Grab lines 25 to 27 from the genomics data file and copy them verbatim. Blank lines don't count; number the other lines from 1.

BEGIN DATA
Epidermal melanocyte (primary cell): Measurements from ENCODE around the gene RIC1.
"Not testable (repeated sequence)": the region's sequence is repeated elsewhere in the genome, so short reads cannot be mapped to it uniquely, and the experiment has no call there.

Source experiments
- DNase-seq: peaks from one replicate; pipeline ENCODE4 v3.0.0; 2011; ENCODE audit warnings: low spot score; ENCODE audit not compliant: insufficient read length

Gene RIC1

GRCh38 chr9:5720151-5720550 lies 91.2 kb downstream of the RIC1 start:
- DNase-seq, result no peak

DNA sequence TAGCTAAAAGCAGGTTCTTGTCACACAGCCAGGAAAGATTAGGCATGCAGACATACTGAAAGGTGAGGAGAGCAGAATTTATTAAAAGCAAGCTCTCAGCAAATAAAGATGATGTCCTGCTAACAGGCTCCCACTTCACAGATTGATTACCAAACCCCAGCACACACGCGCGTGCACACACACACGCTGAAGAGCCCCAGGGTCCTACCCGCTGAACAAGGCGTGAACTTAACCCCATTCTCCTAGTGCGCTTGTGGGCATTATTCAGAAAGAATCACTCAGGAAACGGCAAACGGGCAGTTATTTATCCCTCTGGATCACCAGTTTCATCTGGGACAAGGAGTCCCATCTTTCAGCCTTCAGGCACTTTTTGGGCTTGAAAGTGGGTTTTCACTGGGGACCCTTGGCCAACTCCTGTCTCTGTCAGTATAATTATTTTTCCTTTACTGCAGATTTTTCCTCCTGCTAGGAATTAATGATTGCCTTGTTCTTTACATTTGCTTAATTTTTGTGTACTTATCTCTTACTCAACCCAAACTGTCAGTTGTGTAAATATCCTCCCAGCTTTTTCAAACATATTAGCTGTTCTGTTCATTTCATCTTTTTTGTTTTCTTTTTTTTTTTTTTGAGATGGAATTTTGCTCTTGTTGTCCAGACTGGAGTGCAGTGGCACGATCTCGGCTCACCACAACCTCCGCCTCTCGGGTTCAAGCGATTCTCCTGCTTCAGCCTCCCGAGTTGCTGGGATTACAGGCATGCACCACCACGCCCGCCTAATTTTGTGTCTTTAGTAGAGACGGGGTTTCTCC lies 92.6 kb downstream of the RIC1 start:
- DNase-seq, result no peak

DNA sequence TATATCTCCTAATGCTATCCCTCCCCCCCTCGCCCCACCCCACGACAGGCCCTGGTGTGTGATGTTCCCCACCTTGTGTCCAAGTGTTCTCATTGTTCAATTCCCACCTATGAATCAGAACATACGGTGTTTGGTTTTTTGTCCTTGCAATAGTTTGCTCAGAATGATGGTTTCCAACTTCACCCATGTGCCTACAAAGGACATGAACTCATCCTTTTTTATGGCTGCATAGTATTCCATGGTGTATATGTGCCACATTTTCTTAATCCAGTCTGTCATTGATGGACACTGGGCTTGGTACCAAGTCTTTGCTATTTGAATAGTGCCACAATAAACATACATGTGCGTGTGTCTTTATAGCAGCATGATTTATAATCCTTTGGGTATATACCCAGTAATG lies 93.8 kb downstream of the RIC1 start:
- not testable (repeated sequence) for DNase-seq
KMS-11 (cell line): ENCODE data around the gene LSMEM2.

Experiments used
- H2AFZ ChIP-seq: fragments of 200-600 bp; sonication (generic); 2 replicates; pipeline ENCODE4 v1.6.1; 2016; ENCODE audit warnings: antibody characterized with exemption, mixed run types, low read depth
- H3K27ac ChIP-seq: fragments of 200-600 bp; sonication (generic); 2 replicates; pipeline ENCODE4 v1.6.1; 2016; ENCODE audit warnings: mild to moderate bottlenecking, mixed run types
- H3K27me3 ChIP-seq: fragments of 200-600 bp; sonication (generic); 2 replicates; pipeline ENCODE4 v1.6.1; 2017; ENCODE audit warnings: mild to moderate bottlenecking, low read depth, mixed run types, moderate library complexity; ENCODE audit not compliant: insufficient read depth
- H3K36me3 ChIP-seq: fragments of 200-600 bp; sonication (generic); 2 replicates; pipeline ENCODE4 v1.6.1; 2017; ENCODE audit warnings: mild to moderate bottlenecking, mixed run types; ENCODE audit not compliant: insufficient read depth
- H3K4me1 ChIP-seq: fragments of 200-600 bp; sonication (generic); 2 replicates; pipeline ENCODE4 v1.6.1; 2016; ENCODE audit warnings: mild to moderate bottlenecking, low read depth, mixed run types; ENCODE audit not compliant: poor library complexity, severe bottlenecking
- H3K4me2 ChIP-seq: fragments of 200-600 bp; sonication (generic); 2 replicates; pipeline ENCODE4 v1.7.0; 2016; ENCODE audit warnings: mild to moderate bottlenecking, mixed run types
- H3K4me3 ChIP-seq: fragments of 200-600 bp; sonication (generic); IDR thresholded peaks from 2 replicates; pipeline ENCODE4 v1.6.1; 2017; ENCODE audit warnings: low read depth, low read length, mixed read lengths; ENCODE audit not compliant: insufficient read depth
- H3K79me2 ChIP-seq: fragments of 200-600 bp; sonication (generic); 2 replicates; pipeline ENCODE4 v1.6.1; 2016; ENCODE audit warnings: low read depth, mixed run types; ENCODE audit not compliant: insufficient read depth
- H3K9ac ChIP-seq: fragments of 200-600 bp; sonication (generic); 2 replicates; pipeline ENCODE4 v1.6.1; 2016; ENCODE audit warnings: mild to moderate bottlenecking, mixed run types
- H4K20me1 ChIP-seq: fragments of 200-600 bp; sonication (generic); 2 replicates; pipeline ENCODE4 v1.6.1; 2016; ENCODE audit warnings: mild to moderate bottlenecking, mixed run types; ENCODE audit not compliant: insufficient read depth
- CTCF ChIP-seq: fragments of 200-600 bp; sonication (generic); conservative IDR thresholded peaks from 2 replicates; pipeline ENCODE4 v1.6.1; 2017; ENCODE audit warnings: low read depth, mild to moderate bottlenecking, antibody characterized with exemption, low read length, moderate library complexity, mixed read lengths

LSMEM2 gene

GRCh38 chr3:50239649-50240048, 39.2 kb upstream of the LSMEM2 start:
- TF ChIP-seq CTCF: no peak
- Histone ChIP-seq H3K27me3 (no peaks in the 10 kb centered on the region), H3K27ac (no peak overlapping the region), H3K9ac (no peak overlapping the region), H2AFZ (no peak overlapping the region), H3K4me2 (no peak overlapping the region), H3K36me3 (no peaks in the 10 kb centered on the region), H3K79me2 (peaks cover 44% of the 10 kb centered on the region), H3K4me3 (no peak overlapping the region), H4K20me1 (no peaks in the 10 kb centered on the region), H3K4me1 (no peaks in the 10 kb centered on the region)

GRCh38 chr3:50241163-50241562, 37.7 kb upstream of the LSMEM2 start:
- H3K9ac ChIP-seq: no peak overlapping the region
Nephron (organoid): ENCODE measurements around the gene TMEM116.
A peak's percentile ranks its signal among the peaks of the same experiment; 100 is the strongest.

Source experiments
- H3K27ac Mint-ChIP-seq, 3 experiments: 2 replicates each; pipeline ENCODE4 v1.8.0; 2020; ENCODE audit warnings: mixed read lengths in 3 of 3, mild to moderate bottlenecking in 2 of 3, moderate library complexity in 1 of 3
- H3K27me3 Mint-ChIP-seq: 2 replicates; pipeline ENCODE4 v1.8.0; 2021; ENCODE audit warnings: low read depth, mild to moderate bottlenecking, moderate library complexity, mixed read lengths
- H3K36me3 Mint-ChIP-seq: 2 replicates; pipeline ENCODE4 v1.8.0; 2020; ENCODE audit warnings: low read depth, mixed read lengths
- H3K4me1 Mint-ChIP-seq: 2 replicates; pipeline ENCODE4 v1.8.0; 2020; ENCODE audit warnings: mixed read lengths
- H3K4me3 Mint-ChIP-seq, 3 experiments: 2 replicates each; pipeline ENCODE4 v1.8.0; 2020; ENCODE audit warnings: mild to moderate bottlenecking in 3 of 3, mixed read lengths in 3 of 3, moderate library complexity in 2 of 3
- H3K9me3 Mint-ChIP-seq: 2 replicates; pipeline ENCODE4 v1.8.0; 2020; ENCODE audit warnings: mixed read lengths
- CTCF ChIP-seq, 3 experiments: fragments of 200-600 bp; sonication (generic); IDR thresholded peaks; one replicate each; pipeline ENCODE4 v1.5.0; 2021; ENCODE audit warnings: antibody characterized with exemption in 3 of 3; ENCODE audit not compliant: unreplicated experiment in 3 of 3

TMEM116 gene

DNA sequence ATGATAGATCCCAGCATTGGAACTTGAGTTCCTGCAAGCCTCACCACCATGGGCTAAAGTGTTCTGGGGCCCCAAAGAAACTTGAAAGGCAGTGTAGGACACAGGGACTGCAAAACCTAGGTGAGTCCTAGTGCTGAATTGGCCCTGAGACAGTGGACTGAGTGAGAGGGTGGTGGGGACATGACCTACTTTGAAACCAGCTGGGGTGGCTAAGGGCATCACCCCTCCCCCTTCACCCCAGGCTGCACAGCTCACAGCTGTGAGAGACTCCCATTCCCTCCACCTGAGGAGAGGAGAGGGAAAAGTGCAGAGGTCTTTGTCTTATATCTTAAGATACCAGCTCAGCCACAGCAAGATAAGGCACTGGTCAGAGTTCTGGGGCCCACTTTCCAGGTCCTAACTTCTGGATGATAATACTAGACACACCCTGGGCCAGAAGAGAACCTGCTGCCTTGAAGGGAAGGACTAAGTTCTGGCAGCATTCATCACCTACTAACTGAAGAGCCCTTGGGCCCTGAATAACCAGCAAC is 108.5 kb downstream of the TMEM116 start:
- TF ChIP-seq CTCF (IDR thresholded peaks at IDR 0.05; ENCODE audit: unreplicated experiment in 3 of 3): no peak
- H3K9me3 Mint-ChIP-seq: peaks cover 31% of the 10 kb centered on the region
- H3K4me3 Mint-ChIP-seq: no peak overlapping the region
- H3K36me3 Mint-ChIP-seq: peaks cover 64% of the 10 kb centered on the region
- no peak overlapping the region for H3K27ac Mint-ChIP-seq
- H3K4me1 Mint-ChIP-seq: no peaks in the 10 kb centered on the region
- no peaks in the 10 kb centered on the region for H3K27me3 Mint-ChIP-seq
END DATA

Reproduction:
LSMEM2 gene

GRCh38 chr3:50239649-50240048, 39.2 kb upstream of the LSMEM2 start:
- TF ChIP-seq CTCF: no peak